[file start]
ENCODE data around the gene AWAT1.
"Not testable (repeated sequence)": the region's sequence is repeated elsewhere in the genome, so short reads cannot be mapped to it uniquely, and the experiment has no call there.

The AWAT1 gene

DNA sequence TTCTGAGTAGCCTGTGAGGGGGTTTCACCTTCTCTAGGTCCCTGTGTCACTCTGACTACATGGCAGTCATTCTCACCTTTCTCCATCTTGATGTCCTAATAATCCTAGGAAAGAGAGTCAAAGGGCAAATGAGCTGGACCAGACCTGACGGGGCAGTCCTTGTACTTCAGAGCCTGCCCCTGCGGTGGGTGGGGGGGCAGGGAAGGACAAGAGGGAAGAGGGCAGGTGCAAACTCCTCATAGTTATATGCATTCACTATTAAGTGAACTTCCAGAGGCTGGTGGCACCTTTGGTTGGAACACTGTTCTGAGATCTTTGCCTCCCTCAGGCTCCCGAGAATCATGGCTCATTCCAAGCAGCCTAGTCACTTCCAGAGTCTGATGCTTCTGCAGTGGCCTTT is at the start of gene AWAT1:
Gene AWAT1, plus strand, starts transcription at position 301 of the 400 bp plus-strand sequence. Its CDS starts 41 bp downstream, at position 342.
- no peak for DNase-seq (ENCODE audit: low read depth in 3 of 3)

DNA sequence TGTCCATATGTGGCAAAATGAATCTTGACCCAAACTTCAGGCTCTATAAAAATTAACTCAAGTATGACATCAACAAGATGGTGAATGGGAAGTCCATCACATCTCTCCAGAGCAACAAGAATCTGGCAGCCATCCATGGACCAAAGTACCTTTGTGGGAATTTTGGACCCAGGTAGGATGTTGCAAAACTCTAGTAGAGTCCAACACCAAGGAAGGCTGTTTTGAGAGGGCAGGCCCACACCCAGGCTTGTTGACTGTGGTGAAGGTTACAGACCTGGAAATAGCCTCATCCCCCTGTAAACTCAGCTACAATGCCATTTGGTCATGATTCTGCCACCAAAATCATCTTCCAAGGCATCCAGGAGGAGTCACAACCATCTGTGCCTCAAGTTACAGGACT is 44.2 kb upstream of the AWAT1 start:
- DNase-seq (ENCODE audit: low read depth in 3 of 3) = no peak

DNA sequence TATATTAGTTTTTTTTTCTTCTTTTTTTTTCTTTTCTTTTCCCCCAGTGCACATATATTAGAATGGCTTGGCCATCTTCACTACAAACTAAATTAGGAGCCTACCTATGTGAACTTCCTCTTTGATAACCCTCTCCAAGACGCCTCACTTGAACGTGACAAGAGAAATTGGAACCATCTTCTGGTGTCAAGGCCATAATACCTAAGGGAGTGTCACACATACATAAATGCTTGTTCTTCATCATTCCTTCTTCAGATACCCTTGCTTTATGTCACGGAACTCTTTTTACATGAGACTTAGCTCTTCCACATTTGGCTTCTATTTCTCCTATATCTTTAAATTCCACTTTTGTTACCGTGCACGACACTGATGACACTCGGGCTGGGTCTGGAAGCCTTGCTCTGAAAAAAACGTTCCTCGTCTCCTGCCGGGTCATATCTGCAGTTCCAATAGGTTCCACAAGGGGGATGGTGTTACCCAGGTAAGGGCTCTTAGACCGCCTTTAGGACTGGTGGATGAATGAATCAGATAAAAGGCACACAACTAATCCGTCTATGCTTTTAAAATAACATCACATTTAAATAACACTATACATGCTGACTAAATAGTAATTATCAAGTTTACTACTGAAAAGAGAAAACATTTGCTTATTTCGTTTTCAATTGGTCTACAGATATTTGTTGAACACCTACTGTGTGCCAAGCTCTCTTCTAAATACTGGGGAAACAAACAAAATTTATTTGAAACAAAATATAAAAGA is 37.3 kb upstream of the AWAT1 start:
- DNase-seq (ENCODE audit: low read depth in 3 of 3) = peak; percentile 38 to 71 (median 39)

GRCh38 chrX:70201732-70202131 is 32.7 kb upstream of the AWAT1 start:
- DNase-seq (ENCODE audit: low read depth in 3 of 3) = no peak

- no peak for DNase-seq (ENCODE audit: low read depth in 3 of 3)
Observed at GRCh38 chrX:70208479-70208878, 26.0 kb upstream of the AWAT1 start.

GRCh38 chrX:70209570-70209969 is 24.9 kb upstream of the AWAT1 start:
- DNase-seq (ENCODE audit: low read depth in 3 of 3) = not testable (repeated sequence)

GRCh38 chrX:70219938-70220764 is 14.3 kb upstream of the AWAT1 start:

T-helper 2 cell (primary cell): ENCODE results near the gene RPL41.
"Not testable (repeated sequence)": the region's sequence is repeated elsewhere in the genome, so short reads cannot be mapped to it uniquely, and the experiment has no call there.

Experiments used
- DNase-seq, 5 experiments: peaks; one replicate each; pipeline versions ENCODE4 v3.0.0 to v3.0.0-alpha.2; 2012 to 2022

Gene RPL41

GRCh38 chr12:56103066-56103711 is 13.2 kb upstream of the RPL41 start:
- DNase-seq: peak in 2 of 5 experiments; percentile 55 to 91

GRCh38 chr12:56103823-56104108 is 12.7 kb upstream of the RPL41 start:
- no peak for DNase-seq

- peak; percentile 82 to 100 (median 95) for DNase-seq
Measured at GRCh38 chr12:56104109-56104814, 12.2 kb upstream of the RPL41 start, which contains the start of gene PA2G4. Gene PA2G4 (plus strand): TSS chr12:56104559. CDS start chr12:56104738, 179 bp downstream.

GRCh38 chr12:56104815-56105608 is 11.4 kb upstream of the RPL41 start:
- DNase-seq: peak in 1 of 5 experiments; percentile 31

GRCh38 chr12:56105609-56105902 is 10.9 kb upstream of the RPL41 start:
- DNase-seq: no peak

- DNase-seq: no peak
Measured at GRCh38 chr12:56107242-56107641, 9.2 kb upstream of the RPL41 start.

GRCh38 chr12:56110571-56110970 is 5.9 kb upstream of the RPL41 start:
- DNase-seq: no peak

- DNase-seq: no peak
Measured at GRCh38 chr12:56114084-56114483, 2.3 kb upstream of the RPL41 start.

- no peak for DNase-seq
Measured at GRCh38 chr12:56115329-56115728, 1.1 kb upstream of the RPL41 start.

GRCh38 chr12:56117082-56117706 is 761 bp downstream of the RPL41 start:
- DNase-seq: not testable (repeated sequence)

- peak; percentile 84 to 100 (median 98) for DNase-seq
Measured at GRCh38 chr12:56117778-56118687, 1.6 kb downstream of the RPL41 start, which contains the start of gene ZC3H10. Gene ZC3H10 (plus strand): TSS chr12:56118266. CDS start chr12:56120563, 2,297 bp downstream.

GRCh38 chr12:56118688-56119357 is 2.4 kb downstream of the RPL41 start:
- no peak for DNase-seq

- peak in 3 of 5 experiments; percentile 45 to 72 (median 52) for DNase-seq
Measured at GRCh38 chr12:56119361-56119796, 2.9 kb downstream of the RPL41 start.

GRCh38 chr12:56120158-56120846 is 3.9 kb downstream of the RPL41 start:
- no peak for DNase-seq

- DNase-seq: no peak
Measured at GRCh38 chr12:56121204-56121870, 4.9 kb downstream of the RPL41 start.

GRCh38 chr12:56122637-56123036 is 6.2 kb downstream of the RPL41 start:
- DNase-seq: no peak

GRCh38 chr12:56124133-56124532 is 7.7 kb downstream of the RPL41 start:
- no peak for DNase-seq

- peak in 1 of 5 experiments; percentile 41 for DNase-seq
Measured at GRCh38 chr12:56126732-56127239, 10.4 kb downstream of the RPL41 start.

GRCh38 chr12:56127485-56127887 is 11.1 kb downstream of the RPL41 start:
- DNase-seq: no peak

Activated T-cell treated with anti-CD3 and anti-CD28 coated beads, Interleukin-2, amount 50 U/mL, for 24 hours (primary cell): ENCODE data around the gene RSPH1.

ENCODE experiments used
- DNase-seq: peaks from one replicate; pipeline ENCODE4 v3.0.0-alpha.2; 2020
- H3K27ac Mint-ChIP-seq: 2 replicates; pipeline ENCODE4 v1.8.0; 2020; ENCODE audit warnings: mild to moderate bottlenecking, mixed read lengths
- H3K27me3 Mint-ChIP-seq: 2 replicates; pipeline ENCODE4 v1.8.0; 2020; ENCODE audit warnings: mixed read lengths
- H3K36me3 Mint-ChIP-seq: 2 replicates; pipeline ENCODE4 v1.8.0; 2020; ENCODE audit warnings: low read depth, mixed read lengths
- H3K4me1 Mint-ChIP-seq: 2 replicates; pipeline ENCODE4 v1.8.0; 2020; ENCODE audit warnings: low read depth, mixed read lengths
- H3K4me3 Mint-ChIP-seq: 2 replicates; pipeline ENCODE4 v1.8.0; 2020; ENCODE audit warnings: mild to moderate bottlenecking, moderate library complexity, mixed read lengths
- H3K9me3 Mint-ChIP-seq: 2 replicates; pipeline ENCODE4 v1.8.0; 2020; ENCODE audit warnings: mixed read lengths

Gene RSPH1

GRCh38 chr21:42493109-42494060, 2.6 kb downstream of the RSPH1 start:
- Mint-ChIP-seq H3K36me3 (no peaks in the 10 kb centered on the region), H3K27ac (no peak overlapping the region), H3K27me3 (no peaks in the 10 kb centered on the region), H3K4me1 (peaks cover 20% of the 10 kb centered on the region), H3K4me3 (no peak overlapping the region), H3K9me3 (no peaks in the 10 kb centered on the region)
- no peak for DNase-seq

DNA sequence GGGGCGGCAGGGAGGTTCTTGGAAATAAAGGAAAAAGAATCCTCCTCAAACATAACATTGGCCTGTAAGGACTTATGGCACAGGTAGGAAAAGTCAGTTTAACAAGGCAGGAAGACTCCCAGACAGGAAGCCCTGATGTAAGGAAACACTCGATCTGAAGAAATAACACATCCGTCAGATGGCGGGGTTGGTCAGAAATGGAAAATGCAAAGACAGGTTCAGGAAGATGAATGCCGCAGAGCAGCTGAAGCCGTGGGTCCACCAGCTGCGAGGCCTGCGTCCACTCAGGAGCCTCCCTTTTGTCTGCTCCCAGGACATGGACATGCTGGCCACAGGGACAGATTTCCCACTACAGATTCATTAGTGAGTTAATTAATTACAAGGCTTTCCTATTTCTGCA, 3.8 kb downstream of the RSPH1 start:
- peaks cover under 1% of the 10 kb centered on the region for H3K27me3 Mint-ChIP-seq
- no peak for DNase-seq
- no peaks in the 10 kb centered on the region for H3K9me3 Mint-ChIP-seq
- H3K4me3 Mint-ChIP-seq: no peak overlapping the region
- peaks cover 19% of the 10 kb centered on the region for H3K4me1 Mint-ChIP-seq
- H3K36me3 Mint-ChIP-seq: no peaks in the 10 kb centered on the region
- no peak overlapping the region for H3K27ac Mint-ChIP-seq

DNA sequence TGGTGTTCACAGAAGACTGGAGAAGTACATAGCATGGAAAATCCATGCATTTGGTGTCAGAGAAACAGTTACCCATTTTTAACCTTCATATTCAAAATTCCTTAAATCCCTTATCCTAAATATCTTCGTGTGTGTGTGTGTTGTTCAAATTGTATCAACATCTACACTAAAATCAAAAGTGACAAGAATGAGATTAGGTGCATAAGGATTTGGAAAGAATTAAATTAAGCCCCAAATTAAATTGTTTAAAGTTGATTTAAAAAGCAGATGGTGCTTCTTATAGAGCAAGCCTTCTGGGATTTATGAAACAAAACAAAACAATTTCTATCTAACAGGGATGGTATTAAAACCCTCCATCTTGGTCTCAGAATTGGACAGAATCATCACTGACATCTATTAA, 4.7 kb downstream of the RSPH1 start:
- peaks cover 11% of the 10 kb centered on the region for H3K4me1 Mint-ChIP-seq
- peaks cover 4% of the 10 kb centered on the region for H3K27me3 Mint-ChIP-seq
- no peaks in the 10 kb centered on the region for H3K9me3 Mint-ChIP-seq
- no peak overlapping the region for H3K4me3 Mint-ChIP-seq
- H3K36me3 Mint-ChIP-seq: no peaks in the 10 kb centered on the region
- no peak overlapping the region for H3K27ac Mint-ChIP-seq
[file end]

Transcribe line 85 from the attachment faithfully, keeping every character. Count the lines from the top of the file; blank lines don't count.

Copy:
- no peaks in the 10 kb centered on the region for H3K9me3 Mint-ChIP-seq